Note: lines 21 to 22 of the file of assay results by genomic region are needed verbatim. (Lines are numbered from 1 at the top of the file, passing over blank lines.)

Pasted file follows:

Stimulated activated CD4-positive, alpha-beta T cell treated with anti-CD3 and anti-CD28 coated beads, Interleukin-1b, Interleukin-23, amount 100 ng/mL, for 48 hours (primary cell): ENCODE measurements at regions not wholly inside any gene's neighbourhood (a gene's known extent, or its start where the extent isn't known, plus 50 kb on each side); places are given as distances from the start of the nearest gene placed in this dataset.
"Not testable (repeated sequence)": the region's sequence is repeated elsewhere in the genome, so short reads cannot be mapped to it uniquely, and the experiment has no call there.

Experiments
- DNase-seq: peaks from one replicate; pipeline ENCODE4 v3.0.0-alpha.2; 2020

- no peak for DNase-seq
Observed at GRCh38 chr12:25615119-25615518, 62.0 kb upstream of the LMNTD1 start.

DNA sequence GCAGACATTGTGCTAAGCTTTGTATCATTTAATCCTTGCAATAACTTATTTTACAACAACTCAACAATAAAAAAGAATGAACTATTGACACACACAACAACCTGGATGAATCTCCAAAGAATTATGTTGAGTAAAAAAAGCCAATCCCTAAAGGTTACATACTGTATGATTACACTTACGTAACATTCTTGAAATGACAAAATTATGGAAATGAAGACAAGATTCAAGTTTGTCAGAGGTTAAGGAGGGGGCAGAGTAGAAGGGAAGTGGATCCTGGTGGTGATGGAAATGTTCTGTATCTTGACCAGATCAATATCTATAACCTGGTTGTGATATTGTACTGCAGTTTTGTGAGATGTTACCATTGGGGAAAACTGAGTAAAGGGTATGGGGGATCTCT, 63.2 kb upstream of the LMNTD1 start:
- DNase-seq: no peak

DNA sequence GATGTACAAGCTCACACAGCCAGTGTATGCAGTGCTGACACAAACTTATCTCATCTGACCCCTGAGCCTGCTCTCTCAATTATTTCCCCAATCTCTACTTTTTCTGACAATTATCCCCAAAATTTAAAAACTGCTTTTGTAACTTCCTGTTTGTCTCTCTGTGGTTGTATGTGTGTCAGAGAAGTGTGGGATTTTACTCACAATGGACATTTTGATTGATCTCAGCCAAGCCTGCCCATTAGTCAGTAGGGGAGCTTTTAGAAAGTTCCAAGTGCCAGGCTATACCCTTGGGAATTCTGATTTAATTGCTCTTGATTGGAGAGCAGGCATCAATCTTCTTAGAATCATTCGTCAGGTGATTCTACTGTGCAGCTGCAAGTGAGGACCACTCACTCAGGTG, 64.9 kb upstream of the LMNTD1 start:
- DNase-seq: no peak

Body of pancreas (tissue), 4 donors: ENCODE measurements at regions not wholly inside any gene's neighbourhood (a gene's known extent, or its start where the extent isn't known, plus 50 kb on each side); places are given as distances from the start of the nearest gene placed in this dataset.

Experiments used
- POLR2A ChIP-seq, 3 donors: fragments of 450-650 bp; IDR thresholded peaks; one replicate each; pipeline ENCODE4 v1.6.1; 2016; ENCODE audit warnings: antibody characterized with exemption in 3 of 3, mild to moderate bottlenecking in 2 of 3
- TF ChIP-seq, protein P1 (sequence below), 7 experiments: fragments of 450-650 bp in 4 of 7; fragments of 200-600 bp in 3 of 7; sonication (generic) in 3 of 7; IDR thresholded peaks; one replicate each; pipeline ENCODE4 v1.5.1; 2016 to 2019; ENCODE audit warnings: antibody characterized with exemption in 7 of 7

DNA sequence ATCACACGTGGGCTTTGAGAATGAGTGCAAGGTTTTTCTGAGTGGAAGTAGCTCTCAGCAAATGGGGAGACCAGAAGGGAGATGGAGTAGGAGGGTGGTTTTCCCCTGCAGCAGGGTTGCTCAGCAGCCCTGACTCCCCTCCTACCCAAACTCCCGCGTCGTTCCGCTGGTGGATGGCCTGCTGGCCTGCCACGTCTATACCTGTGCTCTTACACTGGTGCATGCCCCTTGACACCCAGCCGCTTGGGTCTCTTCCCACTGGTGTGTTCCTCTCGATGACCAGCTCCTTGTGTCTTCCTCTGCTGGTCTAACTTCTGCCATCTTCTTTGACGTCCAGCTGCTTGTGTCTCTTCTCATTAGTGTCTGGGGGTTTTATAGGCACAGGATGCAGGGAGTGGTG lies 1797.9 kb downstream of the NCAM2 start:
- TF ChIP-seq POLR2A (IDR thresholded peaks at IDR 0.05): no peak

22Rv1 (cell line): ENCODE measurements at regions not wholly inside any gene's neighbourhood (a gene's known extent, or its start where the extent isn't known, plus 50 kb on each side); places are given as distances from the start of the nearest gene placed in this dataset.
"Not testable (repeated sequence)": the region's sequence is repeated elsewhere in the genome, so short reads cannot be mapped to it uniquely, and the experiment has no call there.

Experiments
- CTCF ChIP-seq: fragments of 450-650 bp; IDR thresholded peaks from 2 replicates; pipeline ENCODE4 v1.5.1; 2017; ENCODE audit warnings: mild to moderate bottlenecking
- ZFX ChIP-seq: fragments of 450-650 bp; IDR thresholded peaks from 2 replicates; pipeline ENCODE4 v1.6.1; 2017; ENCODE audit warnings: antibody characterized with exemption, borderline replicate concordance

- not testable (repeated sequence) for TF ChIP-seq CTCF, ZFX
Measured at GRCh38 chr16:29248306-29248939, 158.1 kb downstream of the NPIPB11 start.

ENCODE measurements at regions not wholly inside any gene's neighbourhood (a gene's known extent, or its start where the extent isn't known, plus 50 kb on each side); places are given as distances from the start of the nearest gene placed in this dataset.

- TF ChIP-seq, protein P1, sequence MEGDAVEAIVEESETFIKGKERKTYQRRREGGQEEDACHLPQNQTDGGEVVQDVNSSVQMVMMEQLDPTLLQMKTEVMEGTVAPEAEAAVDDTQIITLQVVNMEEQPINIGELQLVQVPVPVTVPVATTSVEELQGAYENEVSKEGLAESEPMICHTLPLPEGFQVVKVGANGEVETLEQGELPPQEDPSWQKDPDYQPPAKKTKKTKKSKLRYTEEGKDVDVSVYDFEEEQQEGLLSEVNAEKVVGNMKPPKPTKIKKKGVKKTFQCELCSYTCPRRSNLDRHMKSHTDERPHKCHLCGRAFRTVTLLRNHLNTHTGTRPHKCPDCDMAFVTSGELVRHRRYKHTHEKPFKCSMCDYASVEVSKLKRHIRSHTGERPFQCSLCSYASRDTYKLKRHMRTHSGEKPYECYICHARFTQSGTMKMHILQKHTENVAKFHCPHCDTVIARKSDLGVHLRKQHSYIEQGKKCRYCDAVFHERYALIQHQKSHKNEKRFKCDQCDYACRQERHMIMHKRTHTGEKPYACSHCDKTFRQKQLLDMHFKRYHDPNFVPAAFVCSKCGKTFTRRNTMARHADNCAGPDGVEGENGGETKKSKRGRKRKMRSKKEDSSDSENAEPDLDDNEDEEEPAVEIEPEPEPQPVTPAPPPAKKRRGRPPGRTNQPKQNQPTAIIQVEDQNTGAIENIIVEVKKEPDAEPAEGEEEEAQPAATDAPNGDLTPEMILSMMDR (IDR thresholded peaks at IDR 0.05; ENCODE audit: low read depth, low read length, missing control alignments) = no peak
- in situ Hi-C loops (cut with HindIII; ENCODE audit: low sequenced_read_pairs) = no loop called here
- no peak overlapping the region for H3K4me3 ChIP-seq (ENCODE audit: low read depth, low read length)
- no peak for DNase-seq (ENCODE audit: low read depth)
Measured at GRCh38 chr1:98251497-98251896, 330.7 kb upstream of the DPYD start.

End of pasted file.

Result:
- ZFX ChIP-seq: fragments of 450-650 bp; IDR thresholded peaks from 2 replicates; pipeline ENCODE4 v1.6.1; 2017; ENCODE audit warnings: antibody characterized with exemption, borderline replicate concordance

- not testable (repeated sequence) for TF ChIP-seq CTCF, ZFX